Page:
Washington, February 8: Phillip Seymour Hoffman's private funeral, which was held in Manhattan, was attended by various A-List celebs including Meryl Streep, Cate Blanchett, Ethan Hawke, Brian Dennehey, Amy Adams and Ellen Burstyn.
The 46-year-old actor's coffin was brought out of the Church of St. Ignatius Loyola by pallbearers, Fox News reported.
- Lohit Reddy
New York (AP) — Philip Seymour Hoffman’s private funeral was held in Manhattan on Friday, with stars Meryl Streep, Cate Blanchett, Ethan Hawke, Brian Dennehey, Amy Adams and Ellen Burstyn paying their respects to an actor widely considered among the best of his generation.
The coffin holding Hoffman’s body was brought out of the Church of St. Ignatius Loyola by pallbearers and put it a hearse, and family and guests began to stream out Friday afternoon. Streep hugged Diane Sawyer as they left.
The list of mourners also included Michelle Williams, Julianne Moore, Joaquin Phoenix, Louis C.K., Mary Louise Parker, John Slattery, Jerry Stiller, Marisa Tomei, Spike Lee and Sawyer’s husband, the director Mike Nichols. Playwright David Bar Katz, who found Hoffman’s body, looked visibly upset as he arrived.
Hoffman, 46, was found dead Sunday of an apparent heroin overdose in his apartment. He leaves behind his partner of 15 years, »
- Associated Press
Taking stock of an actor’s legacy on the stage is trickier than summing up a career on screen. After all, we can all go back and watch a film performance with the click of a mouse or by sliding in a DVD. Movies are endlessly available to us. The stage, on the other hand, is a living thing that varies from night to night. Some nights are magical, others less so. But when a show’s run ends, so does its life. It can be remembered, but not relived.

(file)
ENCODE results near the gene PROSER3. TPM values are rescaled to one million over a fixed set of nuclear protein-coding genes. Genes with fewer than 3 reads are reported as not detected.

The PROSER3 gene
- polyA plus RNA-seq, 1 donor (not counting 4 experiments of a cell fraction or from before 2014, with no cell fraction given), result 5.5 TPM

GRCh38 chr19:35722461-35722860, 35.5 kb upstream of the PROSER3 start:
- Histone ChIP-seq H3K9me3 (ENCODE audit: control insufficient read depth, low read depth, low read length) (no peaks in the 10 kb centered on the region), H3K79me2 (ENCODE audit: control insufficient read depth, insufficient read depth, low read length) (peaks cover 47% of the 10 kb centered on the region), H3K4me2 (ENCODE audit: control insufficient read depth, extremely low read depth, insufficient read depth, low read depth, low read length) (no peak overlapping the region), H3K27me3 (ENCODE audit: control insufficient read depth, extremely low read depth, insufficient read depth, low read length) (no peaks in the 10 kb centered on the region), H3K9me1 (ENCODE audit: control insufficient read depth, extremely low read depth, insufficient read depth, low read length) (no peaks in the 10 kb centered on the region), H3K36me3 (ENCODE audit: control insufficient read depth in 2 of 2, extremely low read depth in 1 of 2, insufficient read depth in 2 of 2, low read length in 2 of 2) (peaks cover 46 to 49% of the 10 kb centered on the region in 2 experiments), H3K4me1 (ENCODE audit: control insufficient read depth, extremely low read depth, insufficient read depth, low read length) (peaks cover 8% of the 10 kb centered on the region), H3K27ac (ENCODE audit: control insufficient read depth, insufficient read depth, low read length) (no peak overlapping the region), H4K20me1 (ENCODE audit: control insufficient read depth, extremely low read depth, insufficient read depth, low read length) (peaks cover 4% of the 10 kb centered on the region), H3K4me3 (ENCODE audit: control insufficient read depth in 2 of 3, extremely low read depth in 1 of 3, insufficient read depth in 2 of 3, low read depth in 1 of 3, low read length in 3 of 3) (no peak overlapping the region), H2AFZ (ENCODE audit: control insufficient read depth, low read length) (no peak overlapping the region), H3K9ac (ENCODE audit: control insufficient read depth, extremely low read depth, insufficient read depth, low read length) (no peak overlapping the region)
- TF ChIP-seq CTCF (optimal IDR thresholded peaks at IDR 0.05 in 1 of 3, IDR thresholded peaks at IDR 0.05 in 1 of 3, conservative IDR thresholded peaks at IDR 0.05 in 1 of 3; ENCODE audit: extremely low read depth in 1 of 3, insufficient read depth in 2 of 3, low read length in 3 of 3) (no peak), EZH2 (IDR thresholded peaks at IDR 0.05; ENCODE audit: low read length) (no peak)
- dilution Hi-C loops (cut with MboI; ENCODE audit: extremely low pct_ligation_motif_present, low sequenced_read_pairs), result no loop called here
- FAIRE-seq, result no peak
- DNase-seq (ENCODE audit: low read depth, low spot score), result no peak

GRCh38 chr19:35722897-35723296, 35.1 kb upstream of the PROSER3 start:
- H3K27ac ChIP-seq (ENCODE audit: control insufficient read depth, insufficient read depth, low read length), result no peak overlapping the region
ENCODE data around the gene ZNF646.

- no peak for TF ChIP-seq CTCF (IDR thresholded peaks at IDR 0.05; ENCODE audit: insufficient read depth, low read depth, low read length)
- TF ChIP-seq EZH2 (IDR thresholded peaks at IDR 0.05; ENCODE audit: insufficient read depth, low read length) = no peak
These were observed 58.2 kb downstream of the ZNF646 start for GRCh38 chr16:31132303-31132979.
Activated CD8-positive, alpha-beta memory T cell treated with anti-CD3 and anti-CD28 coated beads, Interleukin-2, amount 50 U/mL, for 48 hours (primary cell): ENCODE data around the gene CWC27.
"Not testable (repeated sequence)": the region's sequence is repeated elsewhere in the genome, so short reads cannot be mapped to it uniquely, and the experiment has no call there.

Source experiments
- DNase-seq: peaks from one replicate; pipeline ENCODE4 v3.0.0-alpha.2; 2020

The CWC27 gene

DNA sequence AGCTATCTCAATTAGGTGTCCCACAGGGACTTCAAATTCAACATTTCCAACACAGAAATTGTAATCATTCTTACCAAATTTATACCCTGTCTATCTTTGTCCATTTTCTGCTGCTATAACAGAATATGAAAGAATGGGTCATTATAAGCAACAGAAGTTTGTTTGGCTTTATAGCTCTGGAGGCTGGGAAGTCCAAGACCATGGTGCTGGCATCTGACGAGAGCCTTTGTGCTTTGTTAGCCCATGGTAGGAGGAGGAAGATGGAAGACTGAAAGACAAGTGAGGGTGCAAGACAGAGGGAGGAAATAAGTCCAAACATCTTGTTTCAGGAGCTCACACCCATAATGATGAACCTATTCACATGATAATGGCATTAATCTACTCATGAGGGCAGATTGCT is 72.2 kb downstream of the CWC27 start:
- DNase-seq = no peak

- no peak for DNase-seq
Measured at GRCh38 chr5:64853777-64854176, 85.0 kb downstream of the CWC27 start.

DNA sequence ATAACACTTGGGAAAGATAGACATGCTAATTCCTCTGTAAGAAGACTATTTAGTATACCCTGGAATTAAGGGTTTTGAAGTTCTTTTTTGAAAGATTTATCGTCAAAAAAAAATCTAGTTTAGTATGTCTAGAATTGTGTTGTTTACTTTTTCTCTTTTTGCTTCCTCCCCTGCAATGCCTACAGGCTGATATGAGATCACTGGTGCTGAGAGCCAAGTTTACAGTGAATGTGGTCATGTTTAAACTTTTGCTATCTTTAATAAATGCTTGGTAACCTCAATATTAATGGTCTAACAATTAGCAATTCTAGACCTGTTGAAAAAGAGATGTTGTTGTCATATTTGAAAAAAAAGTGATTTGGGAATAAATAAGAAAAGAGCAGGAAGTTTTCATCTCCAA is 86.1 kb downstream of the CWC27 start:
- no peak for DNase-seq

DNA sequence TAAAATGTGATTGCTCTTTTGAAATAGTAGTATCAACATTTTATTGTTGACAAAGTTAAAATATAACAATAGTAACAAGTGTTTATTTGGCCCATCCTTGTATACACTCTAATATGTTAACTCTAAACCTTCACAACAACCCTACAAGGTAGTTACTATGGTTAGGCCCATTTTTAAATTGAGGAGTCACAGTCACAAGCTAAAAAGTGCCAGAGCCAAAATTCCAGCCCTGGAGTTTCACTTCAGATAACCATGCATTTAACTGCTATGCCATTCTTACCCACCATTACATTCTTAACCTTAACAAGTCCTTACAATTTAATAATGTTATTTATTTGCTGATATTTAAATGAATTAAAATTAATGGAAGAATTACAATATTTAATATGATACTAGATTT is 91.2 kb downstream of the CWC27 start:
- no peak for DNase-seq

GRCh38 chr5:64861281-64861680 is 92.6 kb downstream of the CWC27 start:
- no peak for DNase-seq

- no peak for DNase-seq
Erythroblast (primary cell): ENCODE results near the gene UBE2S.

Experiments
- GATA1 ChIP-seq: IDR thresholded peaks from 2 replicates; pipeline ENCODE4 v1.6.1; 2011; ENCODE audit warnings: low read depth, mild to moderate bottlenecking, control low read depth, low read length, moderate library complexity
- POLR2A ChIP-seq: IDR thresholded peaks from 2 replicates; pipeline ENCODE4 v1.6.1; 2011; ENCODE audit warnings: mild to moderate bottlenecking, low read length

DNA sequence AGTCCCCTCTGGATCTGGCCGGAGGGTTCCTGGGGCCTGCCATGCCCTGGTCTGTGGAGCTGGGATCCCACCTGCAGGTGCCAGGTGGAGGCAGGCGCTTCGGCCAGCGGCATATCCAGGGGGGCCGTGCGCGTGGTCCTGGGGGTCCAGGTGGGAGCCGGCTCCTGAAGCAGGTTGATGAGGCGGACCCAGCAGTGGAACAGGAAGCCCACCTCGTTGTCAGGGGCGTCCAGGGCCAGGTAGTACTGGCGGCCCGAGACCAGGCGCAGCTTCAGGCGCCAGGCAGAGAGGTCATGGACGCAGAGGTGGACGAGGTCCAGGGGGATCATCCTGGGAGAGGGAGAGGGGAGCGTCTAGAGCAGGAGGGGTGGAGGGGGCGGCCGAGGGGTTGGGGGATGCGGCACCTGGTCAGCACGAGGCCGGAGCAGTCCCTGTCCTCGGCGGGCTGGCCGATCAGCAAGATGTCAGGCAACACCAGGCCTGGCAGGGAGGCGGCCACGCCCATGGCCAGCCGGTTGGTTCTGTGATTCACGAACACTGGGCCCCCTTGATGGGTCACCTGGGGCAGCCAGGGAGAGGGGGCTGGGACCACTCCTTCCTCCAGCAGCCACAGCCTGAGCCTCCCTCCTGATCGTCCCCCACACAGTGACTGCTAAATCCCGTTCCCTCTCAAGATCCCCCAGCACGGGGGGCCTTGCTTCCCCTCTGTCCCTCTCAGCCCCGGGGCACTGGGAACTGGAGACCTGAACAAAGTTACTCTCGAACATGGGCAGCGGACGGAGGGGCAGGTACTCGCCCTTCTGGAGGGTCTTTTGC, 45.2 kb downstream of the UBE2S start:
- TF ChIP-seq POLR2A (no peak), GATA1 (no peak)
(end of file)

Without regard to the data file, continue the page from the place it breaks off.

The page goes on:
Maybe that’s why I feel incredibly lucky to be »
- Chris Nashawaty
New York’s acting community will dim the lights of Broadway theater marquees for exactly one minute on Wednesday at 7:45 p.m. in remembrance of Philip Seymour Hoffman, who died early Sunday morning at age 46.
In addition to his celebrated film career, Hoffman was a thoroughly accomplished stage actor and director, serving as a former Artistic Director of Off Broadway’s LAByrinth Theater Company, where he directed and appeared in a number of well-received productions.
Hoffman appeared on Broadway three times, each performance earning the actor both Tony and Drama Desk Award nominations. 2000 marked his first appearance, opposite John C. Reilly »
- Marc Snetiker
Nathan Lane's fans may be looking forward to his appearance in a one-night-only Carnegie Hall concert of "Guys and Dolls" on April 3, but the actor is anticipating another role that he will reprise in Brooklyn a year from now. Lane, who gained fame in Broadway musicals and comedies, including the 2001 hit "The Producers" and the 2005 revival of "The Odd Couple," will play the challenging role of Theodore Hickman, or "Hickey," in "The Iceman Cometh" at Bam in February and »
- Kathy Shwiff
The crime caper does recreate events in 1970s New Jersey, but with added wigs and a less tragic ending for one character
• David O Russell interview: 'I identify with strivers and survivors'
American Hustle (2013)
Director: David O Russell
Entertainment grade: A–
History grade: C+
This review contains spoilers about the film.
In 1978, the FBI launched Abscam, a sting in which "fake sheikhs" attempted to bribe public officials. The operation attracted controversy, including claims that it was racist and/or constituted entrapment.
"Some of this actually happened," admits a title card cheerfully at the beginning of the film. It begins in 1978, with conman Irving Rosenberg (Christian Bale) arranging his complicated coiffure before acting as a fixer between an obscure sheikh and Carmine Polito (Jeremy Renner), the well-loved and mostly decent mayor of Camden, New Jersey. In real life, the conman was Melvin Weinberg, »
- Alex von Tunzelmann
11 items from 2014